In all of the history of football, it is difficult to call to mind a player quite as brilliant, ridiculous, nonsensical, and glorious, as Tiago Manuel Dias Correira, hailed in Portugal as The Hammer of The Gods, lamented in Manchester as The One That Got Away, revered in Barcelona as The Wizard (and feared in Madrid as He Who Must Not Be Named), but known to all the world, and probably the Martians too, as Bébé. « Read the rest of this entry »
May 16, 2011 § 12 Comments
So, that Avram Grant. He’s bobbins then.
Following the dismissal of the Premier League’s most wonderfully miserablist manager — a man once lampooned by Martin Kelner as “looking like he goes to work on a gondola of skulls” — it’s been open season on the poor sod. The well-connected on Twitter have been dripping stories of his organisational and operational inadequacy into the public domain, while those of us less in the loop have been reduced to making jokes about his resemblance to Baron von Greenback.
« Read the rest of this entry »
April 22, 2011 § 13 Comments
Bravery is one of the great intangibles of football. It is a quality demanded by fans and craved by managers; it oozes from some players, it is gapingly and shockingly absent from others. You know it when you see it, and you feel it when you don’t. It has been held up as the quality that separates the good from the great; the inspirational from the inconsequential; and, if you’ll forgive a brief lapse into lumpen cliché, the men from the boys. « Read the rest of this entry »
April 4, 2011 § 11 Comments
What is a football club?
Let’s first adopt a strictly material attitude and suggest that a football club is the sum of all its parts: players, staff, stadia, training facilities, badge, whatever. So Manchester United is Sir Alex Ferguson plus Wayne Rooney plus Ryan Giggs plus Paul Scholes … plus red shirts, white knickerbockers, and an eye-watering soul-sapping maelstrom of debt. Or, in abstract terms, any football club F consists of p1, p2, p3 … pn, where p is a component part of F and n is the total number of distinct component parts. Such a solution is satisfying in one regard, in that it makes a certain intuitive sense to suggest that a thing is made up of its make-up. It has a coldly ontological appeal. And it can apply just as simply to the more abstract concepts we often ascribe to a football club as well; the character of a club is just the interplay of the characters of all those component parts. « Read the rest of this entry »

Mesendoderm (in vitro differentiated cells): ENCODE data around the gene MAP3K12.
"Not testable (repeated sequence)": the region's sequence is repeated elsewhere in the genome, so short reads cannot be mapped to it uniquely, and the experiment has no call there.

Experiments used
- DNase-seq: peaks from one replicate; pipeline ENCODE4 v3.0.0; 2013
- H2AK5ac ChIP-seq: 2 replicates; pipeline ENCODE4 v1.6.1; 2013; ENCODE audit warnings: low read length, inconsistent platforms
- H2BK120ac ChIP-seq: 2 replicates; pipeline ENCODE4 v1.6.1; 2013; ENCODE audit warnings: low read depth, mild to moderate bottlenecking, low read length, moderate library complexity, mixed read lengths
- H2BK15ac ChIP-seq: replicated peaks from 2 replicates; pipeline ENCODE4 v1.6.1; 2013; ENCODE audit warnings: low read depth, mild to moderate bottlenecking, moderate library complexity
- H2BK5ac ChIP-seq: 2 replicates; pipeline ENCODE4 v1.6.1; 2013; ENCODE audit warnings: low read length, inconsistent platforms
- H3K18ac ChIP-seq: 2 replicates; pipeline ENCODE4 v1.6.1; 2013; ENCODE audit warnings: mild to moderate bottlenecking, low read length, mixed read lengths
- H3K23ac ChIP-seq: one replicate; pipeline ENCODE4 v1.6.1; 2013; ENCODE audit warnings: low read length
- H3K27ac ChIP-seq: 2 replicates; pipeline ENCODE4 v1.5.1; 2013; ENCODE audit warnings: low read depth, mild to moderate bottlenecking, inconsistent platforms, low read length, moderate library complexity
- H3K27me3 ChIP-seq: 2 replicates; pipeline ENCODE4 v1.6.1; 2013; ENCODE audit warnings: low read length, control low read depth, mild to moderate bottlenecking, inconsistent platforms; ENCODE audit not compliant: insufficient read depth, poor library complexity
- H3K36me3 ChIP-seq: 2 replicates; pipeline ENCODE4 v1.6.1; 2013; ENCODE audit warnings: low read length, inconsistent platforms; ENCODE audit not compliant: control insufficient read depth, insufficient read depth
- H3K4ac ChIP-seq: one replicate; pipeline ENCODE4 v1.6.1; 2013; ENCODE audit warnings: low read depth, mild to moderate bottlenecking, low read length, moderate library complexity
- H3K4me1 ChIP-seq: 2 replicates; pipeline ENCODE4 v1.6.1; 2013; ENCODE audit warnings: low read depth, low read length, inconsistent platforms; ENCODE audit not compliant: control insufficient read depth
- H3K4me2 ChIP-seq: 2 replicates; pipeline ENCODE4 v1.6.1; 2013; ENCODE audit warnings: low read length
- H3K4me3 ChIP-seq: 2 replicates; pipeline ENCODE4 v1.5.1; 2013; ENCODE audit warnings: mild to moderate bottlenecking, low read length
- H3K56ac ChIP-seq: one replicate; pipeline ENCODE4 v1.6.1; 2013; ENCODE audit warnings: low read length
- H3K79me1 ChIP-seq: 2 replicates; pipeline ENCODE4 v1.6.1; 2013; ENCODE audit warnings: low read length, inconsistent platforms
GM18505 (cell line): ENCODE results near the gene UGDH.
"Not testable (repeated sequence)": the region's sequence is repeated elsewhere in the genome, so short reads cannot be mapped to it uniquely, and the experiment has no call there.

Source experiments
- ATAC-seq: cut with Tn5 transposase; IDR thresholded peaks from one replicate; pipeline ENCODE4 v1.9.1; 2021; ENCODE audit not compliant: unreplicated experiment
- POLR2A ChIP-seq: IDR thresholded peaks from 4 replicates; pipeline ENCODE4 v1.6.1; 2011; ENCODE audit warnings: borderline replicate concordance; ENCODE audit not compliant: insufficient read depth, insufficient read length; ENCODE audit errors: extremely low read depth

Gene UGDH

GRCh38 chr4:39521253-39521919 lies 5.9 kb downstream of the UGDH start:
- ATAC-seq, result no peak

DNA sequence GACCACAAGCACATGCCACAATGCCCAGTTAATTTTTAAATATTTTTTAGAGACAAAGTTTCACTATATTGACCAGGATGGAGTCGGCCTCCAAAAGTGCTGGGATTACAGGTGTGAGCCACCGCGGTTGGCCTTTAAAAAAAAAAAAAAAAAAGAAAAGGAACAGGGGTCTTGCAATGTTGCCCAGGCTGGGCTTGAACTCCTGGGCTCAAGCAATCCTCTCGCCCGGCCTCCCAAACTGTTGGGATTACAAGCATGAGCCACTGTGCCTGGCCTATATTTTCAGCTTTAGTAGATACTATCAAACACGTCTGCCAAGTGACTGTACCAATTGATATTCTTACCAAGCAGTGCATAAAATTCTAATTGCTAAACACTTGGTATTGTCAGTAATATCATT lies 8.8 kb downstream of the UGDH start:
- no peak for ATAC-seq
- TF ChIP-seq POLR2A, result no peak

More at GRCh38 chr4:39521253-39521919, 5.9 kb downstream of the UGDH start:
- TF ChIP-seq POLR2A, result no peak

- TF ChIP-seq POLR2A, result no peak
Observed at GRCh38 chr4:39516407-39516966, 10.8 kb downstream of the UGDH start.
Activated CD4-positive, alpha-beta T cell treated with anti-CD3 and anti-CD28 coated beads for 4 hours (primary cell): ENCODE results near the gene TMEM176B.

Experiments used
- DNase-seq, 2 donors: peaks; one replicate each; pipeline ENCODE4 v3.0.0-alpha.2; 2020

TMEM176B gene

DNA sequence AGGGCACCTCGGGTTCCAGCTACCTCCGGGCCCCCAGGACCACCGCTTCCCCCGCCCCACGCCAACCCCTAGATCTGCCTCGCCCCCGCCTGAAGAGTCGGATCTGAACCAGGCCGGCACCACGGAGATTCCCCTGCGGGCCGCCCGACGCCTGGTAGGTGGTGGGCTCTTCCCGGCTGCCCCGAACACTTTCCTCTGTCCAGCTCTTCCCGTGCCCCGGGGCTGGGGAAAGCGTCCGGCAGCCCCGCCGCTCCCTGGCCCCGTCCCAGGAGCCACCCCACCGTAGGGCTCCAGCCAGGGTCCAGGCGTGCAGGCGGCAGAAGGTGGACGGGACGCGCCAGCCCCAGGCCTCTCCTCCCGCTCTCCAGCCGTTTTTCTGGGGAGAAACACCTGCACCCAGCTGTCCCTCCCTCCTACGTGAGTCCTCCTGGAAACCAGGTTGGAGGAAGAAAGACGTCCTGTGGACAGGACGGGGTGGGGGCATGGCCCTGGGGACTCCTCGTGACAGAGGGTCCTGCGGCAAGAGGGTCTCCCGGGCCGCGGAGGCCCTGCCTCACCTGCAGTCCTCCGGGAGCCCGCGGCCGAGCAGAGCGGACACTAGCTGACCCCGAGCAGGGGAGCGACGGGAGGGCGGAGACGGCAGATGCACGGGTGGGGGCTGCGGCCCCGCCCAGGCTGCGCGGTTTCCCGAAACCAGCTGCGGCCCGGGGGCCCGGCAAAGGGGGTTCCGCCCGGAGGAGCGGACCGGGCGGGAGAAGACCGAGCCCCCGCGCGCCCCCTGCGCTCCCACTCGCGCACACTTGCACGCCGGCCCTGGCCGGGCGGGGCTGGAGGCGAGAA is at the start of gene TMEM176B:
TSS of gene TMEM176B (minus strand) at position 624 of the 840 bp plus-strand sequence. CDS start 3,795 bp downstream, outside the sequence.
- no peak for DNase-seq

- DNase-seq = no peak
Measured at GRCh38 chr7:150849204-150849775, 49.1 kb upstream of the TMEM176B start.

March 28, 2011 § 2 Comments
Humanity is the keystone that holds nations and men together. When that collapses, the whole structure crumbles. This is as true of baseball teams as any other pursuit in life.
– Connie Mack
Theories about why sport attracts the attention it does are as plentiful and varied as Djibril Cissé’s haircuts, though some at least make a little sense. Sport has been proferred variously as an alternative to war — which is why I take a bayonet to Champion Hill — as a channel for the unhealthy energies of young boys — your John Terry joke of choice here — and as the opiate of the masses — on which this, this and this. Rather charmingly, Declan Hill offers a simpler theory: that the attraction of sport is that it is the one arena of life that is free from bullshit. That it is honest, open, fair and free; that the triumph of A over B is nothing more than the reflection of the relative levels of luck, ability, and performance.
Or at least it should be. « Read the rest of this entry »